Twins Exposed! The McLaren MP4-12C
by Khiem Dinh
Khiem Dinh is an engineer for Honeywell Turbo Technologies at the time of this writing. All statements and opinions expressed by Khiem Dinh are solely those of Khiem Dinh and not reflective of Honeywell Turbo Technologies.
Everyone should know by now about the McLaren MP4-12C, the next supercar from one of the most successful Formula 1 teams. If you’ve been reading our forums, you’ll have already seen details of the suspension bits. One of the questions I had surrounding the car was the engine setup and the potential for power upgrades.
To power their new supercar, McLaren developed a 592hp, 443 lb-ft, 3.8L V8 with twin turbos. What? Twin turbos? Yup. I’m sure many of you, like me, are afflicted with an illness that when we see the word ‘turbo’, we instantly conjure up thoughts of turbo upgrades and more power. My only problem up to this point has been trying to find good pictures of the turbos. There have been a few photos from a distance, but nothing focusing directly on the turbo setup.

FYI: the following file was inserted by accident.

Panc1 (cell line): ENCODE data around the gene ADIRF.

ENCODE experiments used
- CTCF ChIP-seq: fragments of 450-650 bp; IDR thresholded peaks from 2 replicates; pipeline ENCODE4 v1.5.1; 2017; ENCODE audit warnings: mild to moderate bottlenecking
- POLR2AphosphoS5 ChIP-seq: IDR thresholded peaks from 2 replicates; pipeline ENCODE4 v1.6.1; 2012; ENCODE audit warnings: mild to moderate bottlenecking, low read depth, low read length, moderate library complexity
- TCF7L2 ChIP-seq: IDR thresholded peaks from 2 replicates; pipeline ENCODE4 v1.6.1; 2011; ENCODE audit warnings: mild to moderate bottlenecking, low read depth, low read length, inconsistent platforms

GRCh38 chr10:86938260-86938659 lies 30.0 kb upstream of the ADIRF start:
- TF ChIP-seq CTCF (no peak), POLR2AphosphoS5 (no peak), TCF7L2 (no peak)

Due to the magic that is known as Cars & Coffee this past Saturday, I got an up-close and personal look with the McLaren’s top off, literally (please excuse the crappy phone pics). McLaren was kind enough to bring out a rolling chassis sans body to show all the important guts of the car.
McLaren naked! There’s not much in the way of a muffler, so don’t expect any large horsepower gains to be had here. Upstream of the muffler before the bends, a pair of catalytic converters can be seen.
The major surprise to me was the very simplistic design of the exhaust manifolds. They’re what I would call an advance log manifold. Why would McLaren use log manifolds? There are many good reasons with a very important one being durability. These manifolds are strong cast pieces most likely made from a grade of stainless steel; they’re never going to crack.
It’s a relatively simple log manifold, but I consider it an advanced design for a log. Notice how all the runners are nicely angled to direct the exhaust flow as best as possible towards the turbo. The turbo connects to the manifold using studs and nuts.
Another reason is for quick transient response. Log manifolds have minimal volume which means less space for the exhaust gases to fill. That translates into the exhaust gases getting to the turbo faster for faster spin up.